Background: Fundamental movement skills (FMS) are strongly related to physical activity (PA) in childhood and beyond. To develop FMS, resistance training (RT) may be a favourable intervention strategy. The purpose of this meta-analysis was to systematically examine the effect of RT interventions on FMS in youth.
Methods: Meta-analysis followed the PRISMA guidelines (Prospero registration number CRD42016038365). Electronic literature databases were searched from the year of their inception up to and including June 2017. The search strategy aimed to return studies that included product and process-oriented measures as a means of assessing FMS. Studies from English language peer-reviewed published articles that examined the effect of RT on indicators of FMS in youth, with participants of school age (5–18 years) were included.
Results: Thirty-three data sets were included exploring five outcomes related to FMS. Studies included only reported product-oriented outcomes. Significant intervention effects were identified for: sprint (Hedges’ g = 0.292, 95% CI 0.017 to 0.567, P = 0.038), squat jump (Hedges’ g = 0.730, 95% CI 0.374 to 1.085, P = < 0.001), standing long jump (Hedges’ g = 0.298, 95% CI 0.096 to 0.499, P = 0.004), throw (Hedges’ g = 0.405, 95% CI 0.094 to 0.717, P = 0.011) and vertical jump (Hedges’ g = 0.407, 95% CI 0.251 to 0.564, P = < 0.001). There was variable quality of studies, with 33.3% being classified as ‘strong’.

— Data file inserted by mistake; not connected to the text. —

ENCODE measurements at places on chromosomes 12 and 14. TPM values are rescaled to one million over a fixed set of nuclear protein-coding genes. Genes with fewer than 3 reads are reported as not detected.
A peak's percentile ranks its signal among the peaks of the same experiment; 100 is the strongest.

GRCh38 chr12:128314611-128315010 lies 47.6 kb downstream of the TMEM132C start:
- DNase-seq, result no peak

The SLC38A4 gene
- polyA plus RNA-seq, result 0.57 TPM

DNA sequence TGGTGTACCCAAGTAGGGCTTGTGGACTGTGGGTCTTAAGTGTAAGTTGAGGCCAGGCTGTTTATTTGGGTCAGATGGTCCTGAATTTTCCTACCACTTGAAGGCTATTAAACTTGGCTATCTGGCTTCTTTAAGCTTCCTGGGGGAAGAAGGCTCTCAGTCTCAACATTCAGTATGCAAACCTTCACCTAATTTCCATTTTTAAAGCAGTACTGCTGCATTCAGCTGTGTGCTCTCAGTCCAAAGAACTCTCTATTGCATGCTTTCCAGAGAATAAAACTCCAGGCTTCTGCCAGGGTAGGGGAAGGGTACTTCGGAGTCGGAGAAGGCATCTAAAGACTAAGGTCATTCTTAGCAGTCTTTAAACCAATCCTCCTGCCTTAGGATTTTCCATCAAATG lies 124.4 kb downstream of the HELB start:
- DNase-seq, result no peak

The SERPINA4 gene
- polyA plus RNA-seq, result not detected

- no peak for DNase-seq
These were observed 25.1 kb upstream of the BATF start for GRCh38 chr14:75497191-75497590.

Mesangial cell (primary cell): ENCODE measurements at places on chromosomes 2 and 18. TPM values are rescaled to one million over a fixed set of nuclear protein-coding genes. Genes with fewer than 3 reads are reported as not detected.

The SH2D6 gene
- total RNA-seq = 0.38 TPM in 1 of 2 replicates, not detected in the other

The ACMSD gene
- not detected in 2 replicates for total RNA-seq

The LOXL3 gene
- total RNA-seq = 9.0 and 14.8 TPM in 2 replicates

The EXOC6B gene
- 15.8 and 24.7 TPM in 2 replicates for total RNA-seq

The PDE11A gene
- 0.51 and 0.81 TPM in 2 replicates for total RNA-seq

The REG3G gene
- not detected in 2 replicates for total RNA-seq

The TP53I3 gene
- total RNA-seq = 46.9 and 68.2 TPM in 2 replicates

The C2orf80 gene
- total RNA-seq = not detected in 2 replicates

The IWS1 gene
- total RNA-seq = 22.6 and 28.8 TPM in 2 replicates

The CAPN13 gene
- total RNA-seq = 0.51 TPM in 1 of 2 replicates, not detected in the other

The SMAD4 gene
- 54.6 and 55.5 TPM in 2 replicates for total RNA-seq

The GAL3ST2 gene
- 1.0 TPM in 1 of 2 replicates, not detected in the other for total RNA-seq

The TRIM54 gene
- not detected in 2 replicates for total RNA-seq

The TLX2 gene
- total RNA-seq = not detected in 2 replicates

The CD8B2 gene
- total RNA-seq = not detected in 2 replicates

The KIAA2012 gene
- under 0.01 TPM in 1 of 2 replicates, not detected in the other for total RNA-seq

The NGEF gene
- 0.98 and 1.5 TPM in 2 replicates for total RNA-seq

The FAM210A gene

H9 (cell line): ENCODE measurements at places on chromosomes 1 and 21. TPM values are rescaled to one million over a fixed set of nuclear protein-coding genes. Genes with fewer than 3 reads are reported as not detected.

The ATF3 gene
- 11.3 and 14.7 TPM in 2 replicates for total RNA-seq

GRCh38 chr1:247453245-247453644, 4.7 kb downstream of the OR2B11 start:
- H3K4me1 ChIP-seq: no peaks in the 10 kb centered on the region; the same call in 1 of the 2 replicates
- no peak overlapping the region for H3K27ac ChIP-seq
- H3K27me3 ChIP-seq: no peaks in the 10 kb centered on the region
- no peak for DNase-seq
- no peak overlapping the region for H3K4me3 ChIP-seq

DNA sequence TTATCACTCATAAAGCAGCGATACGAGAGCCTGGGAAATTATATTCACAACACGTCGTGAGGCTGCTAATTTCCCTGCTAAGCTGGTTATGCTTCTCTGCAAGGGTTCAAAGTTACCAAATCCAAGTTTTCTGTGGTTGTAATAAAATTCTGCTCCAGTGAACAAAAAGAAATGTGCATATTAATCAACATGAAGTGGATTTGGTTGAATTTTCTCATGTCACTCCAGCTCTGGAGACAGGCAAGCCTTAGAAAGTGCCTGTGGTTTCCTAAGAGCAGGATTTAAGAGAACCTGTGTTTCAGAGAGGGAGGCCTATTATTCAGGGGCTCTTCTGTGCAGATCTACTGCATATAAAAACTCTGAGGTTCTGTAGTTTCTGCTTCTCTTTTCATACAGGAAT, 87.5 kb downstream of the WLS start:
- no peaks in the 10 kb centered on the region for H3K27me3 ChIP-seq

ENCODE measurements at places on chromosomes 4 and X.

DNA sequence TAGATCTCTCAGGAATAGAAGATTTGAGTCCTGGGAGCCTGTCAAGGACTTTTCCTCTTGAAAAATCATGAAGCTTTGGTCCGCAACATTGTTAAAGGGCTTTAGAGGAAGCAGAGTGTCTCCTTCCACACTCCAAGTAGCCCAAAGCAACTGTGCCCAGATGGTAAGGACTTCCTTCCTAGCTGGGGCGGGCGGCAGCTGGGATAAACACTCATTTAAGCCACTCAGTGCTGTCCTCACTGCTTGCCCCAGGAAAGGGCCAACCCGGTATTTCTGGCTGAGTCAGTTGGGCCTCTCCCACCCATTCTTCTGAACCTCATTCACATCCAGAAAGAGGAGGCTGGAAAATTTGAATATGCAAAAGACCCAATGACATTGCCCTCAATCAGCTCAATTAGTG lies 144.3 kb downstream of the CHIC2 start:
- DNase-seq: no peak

Conclusion: RT has a positive impact on indicators of FMS in youth but more high-quality studies should be conducted to further investigate the role RT may play in the development of FMS. Additionally, to more comprehensively evaluate the impact of RT on FMS, there is a need for FMS assessments that measure both process- and product-oriented outcomes.
- Movement skills
ASJC Scopus subject areas
- Orthopedics and Sports Medicine
- Physical Therapy, Sports Therapy and Rehabilitation